London based trumpeter and composer Jack Davies clearly does not do things by halves. In the past two years, he’s graduated from the prestigious Royal Academy of Music, worked with some significant, pioneering musicians (Django Bates and Colin Towns among them), successfully co-helmed one of the young London jazz scene’s most exciting regular gigs (Jazz at the North London Tavern, sadly now defunct), won the Deutsche Bank award and started his own record label. To top it all off, he has now released three (very different) albums of original material simultaneously. At the very least, you have to admire his chutzpah.
Davies’ skill as an improvising instrumentalist and depth as a musician clearly cannot be contained within one project. He has a background in jazz and classical music, whilst his brilliant, thrillingly intimate Flea Circus project also demonstrates his love and understanding for Balkan and Eastern European folk music. Flea Circus is a wholly acoustic group with an unconventional line-up (Davies on trumpet, Rob Cope on bass clarinet, Aidan Shepherd on accordian and the much in-demand James Opstad on bass). This is a group every much as confident and exploratory with rhythm as a more conventional small jazz ensemble (particularly on the exciting Zapulshaka). There’s a refreshingly concise quality to much of this music, with the three miniatures proving particularly striking (So Let Us Melt offers evidence of Davies’ way with a haunting, memorable melody).
The Southbound quartet places Davies’ writing and playing in a wholly different context, this time veering into the bounds of more elastic structures, freer playing and abstraction. It’s the most contemporary sounding of his three releases and arguably also the most demanding. Again, the line-up eschews convention (piano but no bass) and the music draws from classical and contemporary sound worlds as much as from jazz. The music is deftly coloured with compelling dissonances and tensions and there’s a rhythmic propulsion that makes it feel vivid and alive. There’s a tenderness and control in Davies’ own playing here (particularly on Paragraphs) and the piano of Tom Taylor and drums of Jon Ormston offer fluid support and shifting textures. Throughout, the ensemble deploy space as much as sound, with satisfying results.
Perhaps the most impressive of Davies’ projects so far though is his big band. Whilst this disc does not feature Davies’ own playing (his role is as band director), it is perhaps the strongest example of his compositional invention and originality. It’s also a firm testament to his drive and determination. Organising a big band consisting of busy jazz musicians (most of whom play in multiple ensembles both through a need to experience different contexts and through financial necessity) is no easy task. To write for it at a consistently high level and to get big band legend Colin Towns to produce the album is all the more phenomenal.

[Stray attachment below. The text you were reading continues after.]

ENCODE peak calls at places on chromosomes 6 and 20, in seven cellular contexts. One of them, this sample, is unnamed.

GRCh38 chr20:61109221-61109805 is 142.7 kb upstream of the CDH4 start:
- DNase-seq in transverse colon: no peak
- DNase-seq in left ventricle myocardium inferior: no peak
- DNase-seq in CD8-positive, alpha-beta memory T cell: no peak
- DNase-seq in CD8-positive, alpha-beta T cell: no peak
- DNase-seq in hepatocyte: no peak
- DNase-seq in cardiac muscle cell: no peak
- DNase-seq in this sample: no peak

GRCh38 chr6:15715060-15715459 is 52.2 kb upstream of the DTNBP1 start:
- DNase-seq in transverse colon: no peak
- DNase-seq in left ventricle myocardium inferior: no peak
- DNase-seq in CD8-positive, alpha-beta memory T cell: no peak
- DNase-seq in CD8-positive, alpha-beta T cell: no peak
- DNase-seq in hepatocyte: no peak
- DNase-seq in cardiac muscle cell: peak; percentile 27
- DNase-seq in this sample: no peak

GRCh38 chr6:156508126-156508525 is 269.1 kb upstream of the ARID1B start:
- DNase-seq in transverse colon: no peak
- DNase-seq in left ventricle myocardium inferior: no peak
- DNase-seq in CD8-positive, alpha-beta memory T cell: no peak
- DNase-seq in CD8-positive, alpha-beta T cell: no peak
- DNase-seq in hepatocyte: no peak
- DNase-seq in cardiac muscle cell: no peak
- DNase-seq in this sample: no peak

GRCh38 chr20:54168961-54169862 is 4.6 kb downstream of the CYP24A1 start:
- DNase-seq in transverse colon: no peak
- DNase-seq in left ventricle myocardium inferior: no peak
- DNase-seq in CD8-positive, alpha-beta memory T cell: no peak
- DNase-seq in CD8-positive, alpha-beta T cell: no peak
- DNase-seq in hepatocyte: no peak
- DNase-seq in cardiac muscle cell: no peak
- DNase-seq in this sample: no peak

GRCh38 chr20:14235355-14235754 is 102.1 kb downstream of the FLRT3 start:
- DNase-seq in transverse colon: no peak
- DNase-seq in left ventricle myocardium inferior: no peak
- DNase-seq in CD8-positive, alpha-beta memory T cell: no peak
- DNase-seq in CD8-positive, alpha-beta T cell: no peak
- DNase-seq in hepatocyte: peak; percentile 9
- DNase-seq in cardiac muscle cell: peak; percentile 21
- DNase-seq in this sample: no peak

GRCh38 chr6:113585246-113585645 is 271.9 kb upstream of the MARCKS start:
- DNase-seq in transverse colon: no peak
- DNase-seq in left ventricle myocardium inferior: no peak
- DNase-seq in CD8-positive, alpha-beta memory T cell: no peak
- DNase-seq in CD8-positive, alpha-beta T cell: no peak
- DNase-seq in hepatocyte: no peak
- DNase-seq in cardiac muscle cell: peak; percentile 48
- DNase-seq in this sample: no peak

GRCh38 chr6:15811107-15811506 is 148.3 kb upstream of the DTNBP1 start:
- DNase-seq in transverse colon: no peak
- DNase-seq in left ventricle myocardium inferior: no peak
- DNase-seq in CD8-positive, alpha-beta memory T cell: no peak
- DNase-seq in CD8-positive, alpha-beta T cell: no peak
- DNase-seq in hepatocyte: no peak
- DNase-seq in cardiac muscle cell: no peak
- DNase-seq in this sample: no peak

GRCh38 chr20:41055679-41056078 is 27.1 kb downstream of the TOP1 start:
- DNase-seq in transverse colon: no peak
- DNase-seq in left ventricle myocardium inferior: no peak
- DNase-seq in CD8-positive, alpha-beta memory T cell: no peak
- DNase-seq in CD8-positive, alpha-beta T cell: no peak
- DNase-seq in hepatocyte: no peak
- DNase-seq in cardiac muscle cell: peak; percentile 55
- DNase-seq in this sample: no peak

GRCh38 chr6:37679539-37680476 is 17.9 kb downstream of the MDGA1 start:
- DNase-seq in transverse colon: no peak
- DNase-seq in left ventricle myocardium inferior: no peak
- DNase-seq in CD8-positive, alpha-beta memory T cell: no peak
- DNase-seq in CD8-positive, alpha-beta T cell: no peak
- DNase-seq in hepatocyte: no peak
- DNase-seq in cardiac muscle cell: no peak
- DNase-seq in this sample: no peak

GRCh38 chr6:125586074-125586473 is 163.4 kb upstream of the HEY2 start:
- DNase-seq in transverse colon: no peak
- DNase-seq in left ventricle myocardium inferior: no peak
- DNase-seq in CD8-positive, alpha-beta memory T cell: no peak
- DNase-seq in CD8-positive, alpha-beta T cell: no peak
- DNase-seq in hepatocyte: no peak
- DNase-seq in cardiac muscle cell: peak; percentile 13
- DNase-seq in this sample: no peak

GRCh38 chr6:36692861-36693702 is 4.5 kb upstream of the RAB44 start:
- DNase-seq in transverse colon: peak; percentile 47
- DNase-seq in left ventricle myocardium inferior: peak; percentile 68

It should come as no surprise that the results are frequently staggering. Davies’ writing for large ensemble resembles his small group style in that it tends not to conform to rigorous conventions on form and structure. This is certainly no nostalgic big band looking back to the days of Count Basie or Stan Kenton. It is rather a fearlessly contemporary group, using the wider palette to craft radical shifts in feel and mood. The line-up features some of the leading lights of contemporary British jazz – including saxophonists Martin Speake, Mike Chillingworth, Josh Arcoleo and Rob Cope, trumpeters Nick Smart and Percy Pursglove and guitarist Alex Munk.
Davies cites Kenny Wheeler and Loose Tubes as influences, although neither of these examples give much of a hint of how his own work sounds. The mischievousness of Loose Tubes doesn’t feel like a major presence (although there is certainly some of their intense energy), neither does Wheeler’s distinctive, melancholy sensation drawn from rich harmony.
Davies’ writing seems determinedly personal, often unfolding slowly into something powerful and turbulent. Opener Entropy seems like a great case in point – beginning with mesmeric drones (perhaps harbingers of something dangerous), before opening out into an unusual, restless groove with melodic lines echoing and zig-zagging across the ensemble. Josh Arcoleo’s tenor solo builds from a laconic opening statement to a more violent approach.
Producer Colin Towns’ influence is perhaps most clearly felt on the sprightly (I Had A) Bad Dream, characterised by a nimble, dancing rhythm section and some piercing, abrasive horn lines and stabs. By way of contrast, the balanced integration of melody and harmony on Some New Infection displays some of the intimacy that characterises the Flea Circys project and shows Davies’ capacity for reflection.
The focal point of the album is surely the extended 1984 Suite, inspired by George Orwell, and veering from apparent chaos to meticulous control. Telescreen turns a traditional marching band rhythm into a threatening harbinger of doom, before erupting into stormy improvisation and angry attack from Alex Munk. The Dance Of The Proles is mysterious and melancholy, whilst the closing Mr. Charrington’s Shop is subtle and sophisticated, typical of Davies’ compositional approach throughout this excellent album.